Record high third Copper River opening

Published on
June 2, 2013

The Copper River sockeye salmon season’s third opening was the highest third opener on record, the Alaska Department of Fish & Game (ADF&G) reports.

“We took a period off the week prior, some of the fish may have built up. Plus, the Copper River is so cold, which may have helped supply build,” Jeremy Boatz, area management biologist for the ADF&G, told SeafoodSource.

Fishermen landed 311,000 sockeye salmon, 3,200 kings, and around 1,700 chum last week. The numbers are up significantly from the start of the season on 16 May when fishermen landed around 82,000 sockeye salmon, 700 king salmon and 1,600 chum salmon due to rough weather. Alaska’s second opener on 20 May netted 190,000 sockeye salmon and 1,400 king salmon.

While supply is increasing steadily, processors and distributors are clamoring for more — particularly king or Chinook salmon.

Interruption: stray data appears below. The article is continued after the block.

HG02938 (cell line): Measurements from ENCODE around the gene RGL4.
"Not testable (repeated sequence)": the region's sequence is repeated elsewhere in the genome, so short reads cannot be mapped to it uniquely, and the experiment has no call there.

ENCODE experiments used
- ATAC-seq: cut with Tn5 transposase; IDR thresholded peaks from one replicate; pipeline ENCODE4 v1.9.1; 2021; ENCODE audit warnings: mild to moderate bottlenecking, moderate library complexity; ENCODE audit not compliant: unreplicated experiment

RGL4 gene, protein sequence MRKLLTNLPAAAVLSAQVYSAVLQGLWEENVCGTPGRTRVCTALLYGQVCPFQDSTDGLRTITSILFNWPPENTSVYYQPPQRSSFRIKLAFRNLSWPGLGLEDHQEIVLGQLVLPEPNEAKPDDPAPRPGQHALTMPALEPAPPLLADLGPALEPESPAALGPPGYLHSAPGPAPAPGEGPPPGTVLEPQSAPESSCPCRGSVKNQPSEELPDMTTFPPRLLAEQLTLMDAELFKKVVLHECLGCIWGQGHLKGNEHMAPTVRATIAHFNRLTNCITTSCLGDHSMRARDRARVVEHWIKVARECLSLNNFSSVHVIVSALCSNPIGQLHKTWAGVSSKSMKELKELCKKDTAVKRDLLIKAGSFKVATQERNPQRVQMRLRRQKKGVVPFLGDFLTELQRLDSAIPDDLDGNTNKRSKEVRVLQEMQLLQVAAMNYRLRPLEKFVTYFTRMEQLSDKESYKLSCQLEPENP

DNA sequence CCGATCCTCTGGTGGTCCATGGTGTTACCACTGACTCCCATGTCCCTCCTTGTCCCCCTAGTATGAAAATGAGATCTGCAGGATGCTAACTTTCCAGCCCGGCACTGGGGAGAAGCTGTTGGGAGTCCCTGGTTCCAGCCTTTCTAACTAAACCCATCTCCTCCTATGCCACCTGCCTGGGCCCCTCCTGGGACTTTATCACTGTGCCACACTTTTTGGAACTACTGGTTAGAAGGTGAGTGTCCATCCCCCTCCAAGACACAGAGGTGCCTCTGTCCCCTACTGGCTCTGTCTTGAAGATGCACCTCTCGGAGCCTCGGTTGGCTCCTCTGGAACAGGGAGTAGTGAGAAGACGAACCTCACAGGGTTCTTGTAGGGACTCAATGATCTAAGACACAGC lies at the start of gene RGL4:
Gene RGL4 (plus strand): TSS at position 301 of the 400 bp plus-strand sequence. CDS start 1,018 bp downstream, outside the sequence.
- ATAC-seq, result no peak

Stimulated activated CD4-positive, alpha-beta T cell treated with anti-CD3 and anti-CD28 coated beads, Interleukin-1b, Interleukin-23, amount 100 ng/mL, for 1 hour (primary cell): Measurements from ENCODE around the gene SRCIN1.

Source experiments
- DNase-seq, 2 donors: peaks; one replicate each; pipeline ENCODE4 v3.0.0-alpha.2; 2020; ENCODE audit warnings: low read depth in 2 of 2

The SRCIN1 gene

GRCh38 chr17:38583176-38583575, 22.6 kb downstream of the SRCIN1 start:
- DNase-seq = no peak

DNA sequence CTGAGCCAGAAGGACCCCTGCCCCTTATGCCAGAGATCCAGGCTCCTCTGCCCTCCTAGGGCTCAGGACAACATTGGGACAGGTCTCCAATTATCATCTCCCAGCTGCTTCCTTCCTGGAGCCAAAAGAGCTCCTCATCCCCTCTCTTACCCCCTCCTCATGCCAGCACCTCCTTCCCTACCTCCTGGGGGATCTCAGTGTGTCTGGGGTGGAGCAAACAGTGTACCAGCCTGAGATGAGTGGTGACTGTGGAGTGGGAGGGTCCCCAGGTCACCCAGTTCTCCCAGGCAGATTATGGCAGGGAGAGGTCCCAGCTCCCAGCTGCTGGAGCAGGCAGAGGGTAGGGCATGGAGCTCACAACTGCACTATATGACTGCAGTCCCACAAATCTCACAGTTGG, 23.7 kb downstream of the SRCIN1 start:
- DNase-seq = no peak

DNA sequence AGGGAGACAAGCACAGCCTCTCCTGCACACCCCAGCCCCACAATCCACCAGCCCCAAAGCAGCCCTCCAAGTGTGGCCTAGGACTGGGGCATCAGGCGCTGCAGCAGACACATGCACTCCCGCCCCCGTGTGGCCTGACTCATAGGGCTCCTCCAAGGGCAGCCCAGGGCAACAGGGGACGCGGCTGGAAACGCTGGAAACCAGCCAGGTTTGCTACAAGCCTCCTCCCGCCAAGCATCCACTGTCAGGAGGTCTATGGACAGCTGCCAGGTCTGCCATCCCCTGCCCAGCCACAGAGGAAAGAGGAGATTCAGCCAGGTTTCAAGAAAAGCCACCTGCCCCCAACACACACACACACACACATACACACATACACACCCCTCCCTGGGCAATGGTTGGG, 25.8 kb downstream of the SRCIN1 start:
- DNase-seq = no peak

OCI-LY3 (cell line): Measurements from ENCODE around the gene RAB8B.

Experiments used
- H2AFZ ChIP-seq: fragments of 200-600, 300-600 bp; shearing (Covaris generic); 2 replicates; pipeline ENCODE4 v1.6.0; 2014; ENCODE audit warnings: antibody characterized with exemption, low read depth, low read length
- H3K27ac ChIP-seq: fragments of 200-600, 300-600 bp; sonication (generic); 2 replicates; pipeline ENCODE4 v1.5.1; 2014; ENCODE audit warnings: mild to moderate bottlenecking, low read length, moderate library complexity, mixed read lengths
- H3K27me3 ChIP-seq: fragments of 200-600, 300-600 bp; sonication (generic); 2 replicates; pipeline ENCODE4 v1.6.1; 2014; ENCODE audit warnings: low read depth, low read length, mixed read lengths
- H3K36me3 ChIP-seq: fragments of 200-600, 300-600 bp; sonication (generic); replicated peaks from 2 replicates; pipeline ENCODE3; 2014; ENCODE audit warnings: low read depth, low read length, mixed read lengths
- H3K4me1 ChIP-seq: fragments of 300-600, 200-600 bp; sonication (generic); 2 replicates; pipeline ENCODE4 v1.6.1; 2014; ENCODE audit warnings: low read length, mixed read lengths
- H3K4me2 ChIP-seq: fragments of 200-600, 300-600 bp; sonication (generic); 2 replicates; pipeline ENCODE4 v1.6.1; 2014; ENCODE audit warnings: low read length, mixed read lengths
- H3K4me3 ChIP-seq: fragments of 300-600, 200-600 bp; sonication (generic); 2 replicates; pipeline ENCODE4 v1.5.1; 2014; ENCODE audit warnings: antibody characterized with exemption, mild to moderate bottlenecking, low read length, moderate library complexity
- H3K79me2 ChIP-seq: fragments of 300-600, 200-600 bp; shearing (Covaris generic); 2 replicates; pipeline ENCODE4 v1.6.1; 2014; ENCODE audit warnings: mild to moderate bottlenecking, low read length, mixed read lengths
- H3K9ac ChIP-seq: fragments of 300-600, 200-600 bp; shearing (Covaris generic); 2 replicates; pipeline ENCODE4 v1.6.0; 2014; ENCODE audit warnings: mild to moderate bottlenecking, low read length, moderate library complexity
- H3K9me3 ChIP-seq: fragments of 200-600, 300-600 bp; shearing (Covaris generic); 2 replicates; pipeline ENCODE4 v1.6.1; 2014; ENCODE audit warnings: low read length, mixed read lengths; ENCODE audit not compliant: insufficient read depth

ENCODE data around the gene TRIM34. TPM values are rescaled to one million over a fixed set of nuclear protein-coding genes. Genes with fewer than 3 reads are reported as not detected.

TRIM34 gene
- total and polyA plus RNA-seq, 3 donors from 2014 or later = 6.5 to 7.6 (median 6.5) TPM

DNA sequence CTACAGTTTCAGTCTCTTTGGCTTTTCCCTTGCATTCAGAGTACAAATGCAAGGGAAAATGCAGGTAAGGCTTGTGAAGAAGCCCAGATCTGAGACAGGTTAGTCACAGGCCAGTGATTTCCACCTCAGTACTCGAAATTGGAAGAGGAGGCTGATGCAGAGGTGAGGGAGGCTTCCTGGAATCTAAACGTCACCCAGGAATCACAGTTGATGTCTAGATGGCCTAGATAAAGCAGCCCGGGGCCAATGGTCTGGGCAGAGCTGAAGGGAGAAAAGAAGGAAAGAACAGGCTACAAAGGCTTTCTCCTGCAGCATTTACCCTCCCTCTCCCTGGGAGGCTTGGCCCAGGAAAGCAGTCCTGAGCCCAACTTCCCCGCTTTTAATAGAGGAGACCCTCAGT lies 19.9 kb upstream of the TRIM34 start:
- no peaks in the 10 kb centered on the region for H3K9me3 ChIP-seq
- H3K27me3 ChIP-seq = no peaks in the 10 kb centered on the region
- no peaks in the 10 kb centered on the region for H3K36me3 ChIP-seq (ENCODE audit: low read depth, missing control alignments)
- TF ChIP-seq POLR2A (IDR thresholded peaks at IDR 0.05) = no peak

“Fishermen are catching enough supply to put into the marketplace, but not enough yet to create a consistent supply for our customers,” Cassandra Squibb, a spokesperson for processor Copper River Seafoods in Cordova, Alaska, told SeafoodSource. “ADF&G is focused on ensuring escapement, which from our perspective is the number one priority. Once escapement goals have been met, customers can expect to see a more consistent supply.”

While the Copper River salmon prices are still strong, distributors are uncertain how long the high prices will remain.

“If the Atlantic market stays hot, wild fare may not fall much. At a time of year when farm-raised Atlantic salmon prices soften with the opening of the wild season, demand continues to outstrip supply,” one distributor said.

This season’s king yield will be lower, since there are still closures in effect, according to Boatz.

“We are still anticipating a small king salmon run and taking management action to make sure we meet our escapement goals,” Boatz said. ADF&G predicts 179 million fish to be harvested this year, a five-year high. However, sockeye, the most valuable Alaska fishery, is projected at 34 million fish, a new low for five- and ten-year averages, according to the distributor.

Contributing Editor



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